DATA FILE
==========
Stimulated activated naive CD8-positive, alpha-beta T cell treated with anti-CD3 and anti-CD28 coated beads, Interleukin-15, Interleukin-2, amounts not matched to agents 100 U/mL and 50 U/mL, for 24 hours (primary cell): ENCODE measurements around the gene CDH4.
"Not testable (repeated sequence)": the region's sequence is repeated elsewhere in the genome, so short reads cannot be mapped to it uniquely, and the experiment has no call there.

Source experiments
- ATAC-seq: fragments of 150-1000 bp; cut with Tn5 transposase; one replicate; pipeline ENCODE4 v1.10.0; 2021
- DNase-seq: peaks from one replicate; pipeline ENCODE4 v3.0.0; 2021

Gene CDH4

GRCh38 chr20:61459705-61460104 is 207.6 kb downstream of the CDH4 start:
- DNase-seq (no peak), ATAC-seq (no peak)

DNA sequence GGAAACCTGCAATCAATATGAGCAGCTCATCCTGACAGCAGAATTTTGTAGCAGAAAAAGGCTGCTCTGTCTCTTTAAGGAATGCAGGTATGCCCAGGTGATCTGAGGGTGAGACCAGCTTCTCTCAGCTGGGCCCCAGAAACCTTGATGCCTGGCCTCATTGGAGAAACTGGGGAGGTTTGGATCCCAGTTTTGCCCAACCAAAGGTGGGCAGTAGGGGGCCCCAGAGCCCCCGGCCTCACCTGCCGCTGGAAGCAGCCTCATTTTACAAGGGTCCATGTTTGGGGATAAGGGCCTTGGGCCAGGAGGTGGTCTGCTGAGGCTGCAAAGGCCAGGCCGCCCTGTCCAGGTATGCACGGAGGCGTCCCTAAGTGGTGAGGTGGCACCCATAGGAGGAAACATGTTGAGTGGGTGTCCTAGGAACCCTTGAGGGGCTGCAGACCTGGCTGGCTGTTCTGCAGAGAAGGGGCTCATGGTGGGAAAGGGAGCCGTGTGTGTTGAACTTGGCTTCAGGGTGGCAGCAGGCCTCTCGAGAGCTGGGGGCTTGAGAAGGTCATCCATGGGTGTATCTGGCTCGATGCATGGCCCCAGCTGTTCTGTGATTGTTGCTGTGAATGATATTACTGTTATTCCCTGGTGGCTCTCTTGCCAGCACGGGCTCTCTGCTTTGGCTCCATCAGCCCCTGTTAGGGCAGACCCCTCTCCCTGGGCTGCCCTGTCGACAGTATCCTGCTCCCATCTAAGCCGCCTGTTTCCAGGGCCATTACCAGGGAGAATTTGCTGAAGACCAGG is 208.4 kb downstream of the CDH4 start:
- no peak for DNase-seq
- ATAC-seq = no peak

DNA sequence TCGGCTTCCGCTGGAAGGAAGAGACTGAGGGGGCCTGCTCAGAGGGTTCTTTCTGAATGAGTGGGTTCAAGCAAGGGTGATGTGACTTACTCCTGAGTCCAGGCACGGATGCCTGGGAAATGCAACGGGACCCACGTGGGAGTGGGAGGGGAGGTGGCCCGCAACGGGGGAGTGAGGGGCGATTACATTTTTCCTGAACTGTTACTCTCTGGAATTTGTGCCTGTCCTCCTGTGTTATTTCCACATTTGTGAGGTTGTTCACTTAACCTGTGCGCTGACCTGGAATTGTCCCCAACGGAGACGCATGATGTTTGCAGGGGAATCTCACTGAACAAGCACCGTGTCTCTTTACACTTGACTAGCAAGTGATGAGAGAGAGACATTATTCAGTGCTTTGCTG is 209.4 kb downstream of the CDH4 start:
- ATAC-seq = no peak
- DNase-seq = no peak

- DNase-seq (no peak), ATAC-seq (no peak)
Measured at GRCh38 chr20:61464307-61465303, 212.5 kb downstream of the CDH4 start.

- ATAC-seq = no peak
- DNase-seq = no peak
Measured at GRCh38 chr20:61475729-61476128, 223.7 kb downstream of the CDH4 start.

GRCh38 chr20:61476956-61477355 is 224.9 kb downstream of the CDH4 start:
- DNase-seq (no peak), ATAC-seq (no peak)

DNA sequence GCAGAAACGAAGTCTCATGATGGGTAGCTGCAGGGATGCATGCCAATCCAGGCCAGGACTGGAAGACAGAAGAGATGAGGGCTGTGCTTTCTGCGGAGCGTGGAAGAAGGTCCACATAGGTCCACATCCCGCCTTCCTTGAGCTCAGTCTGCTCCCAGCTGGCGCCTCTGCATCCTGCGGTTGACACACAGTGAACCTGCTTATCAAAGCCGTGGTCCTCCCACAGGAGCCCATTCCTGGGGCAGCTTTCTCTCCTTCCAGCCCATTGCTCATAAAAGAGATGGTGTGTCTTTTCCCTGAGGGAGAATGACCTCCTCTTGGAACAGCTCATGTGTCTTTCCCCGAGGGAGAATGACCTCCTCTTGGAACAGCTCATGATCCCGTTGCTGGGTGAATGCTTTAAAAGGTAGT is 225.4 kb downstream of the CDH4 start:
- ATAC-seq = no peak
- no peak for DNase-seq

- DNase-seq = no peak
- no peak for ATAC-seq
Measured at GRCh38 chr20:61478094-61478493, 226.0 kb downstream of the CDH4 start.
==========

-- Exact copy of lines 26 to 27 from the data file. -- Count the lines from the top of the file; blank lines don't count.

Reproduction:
- no peak for ATAC-seq
Measured at GRCh38 chr20:61478094-61478493, 226.0 kb downstream of the CDH4 start.